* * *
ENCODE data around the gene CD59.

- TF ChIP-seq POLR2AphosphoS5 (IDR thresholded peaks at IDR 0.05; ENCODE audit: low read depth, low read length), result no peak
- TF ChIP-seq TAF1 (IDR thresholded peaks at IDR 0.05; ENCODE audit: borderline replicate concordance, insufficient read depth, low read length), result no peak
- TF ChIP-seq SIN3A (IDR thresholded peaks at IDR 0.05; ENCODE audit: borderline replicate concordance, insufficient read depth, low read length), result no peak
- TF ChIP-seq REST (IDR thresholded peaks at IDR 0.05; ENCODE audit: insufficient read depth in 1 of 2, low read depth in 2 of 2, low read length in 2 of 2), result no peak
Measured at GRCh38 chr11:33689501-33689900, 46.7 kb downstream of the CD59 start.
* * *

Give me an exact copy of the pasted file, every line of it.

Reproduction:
ENCODE data around the gene CD59.

- TF ChIP-seq POLR2AphosphoS5 (IDR thresholded peaks at IDR 0.05; ENCODE audit: low read depth, low read length), result no peak
- TF ChIP-seq TAF1 (IDR thresholded peaks at IDR 0.05; ENCODE audit: borderline replicate concordance, insufficient read depth, low read length), result no peak
- TF ChIP-seq SIN3A (IDR thresholded peaks at IDR 0.05; ENCODE audit: borderline replicate concordance, insufficient read depth, low read length), result no peak
- TF ChIP-seq REST (IDR thresholded peaks at IDR 0.05; ENCODE audit: insufficient read depth in 1 of 2, low read depth in 2 of 2, low read length in 2 of 2), result no peak
Measured at GRCh38 chr11:33689501-33689900, 46.7 kb downstream of the CD59 start.